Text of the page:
}

    else
    {
    head.next = head; // Think about this: You are setting "the item after A" to be equal to "A". You just turned head into a very small linked list pointing to itself.
    head = new Link (newData, head.next); // "Set the new head to be a Link object containing newData, and followed by the item AFTER the current head". Is this what you want?

    }
    }
     
    I think you need to be more careful in general about thinking: What should head be pointing to? What should tail be pointing to? If at any given moment I start with the object pointed to by "head" and step forward until I hit null, which objects will I see on the way if the list is working properly?

    One more thing: why *are* you keeping track of a tail pointer? Usually "tail" is something people use in conjunction with a doubly-linked list. Your list is singly-linked. And if you intend to use this linked list only as a stack, then there is no reason whatsoever to keep track of the tail.
     
  4. Sep 17, 2008 #3
    ok, i think I know what you mean. Also, about the tail pointer, I am supposed to have it reference my last object on the stack.

    I tried to change somethings around to make more sense. The problem, for example if I addHead A, then B, then C, then D. When I go to remove,the first time it removes D, but the second attempt (and third, and fourth, etc) it just tells me its removing C but doesn't actually do it. I also tried to finishish addTail and it just adds to the front... so I need to keep working on that one.

    Thx for the tips btw.

    here is the updated code....


    public void addHead(Object newData)
    {
    if (head == null && tail == null)
    {
    head = new Link(newData, tail);
    tail = head;


    }

    else if (head != null && tail != null)
    {
    head.next = head;
    head = new Link (newData, head.next);

    if(head.next == null)
    {
    tail = head;
    }
    }
    }

    public void addTail(Object newData)
    {
    Link current;
    if (head == null && tail == null)
    {
    head = new Link(newData, tail);
    tail = head;
    }
    else
    {
    while (head != null)
    {
    head = head.next;
    }
    head = new Link(newData, tail);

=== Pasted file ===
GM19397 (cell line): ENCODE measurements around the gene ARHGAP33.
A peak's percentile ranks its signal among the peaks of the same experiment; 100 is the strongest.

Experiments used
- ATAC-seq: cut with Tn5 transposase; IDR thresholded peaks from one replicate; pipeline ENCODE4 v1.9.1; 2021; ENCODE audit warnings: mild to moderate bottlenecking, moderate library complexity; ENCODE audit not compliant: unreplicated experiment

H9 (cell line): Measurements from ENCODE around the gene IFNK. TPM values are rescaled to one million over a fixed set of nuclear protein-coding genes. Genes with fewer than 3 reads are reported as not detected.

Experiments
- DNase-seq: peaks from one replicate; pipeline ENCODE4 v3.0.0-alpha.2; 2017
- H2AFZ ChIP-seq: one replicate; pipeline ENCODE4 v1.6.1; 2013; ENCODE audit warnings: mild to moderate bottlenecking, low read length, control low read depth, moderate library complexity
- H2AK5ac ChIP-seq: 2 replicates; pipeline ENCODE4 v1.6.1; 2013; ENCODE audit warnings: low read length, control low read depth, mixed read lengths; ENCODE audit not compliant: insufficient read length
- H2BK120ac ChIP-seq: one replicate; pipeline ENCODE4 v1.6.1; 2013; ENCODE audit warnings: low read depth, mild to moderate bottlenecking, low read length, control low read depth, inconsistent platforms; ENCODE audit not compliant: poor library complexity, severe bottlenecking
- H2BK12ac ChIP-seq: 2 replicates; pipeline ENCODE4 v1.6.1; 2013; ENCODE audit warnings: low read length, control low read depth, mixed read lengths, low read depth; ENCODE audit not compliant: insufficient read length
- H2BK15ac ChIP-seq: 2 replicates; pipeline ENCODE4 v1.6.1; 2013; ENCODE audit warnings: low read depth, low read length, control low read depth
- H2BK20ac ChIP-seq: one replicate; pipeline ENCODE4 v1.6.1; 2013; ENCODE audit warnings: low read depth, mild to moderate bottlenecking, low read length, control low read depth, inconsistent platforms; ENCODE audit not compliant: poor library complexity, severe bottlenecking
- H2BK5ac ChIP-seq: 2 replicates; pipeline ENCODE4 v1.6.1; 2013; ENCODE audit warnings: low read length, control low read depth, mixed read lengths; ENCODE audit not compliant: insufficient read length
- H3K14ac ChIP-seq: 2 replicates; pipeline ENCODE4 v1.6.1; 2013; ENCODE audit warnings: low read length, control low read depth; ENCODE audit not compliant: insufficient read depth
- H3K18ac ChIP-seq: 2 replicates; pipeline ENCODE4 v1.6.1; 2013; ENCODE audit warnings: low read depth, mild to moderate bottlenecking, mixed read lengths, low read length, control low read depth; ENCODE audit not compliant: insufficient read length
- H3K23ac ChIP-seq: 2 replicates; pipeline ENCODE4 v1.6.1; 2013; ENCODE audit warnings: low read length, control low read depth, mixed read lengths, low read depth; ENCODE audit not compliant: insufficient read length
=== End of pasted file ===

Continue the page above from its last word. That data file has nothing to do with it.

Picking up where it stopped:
tail = head;
    }
    }

    public Object removeHead()
    {
    Link removing = head;
    if (head != null)
    {
    head = head.next;
    if(head.next == null)
    {
    tail = head;
    }

    }

    return removing.data;
     
  5. Sep 17, 2008 #4
    UPDATE: Ok, I think my addHead and removeHead methods work as intended. They seem to add and remove (thx for pointing out that tail would remain in the end). Only problem I'm having now is addTail. it always seems to add to the head. Here is the code.

    public void addHead(Object newData)
    {

    if (head == null && tail == null)
    {
    head = new Link(newData, tail);
    tail = head;

    }

    else
    {
    head = new Link(newData,head);
    }
    }

    public void addTail(Object newData)
    {
    if (head == null && tail == null)
    {
    head = new Link(newData, tail);
    tail = head;


    }

    else if (head != null && tail != null)
    {
    while(head != null)
    head = head.next;
    head = new Link(newData,head);
    tail = head;
    }
    }

    public Object removeHead()
    {
    {
    Link removing = head;
    if (head != null)
    {
    head = head.next;
    }
    if (head == null)
    tail = null;

    return removing.data;

    }

    }
     
  6. Sep 18, 2008 #5
    Hi Grouchy,

    A clause from your AddTail... consider what this code does:

    Code (Text):

    else if (head != null && tail != null)
    {
        while(head != null) // Until the head pointer becomes equal to null,
            head = head.next; // Set the head pointer equal to the next item in the list.
        head = new Link(newData,head); // Set the head pointer to a new node, followed by the head pointer (which, after your last two lines will always be...?)
        tail = head; // Set the tail pointer to the head pointer
    }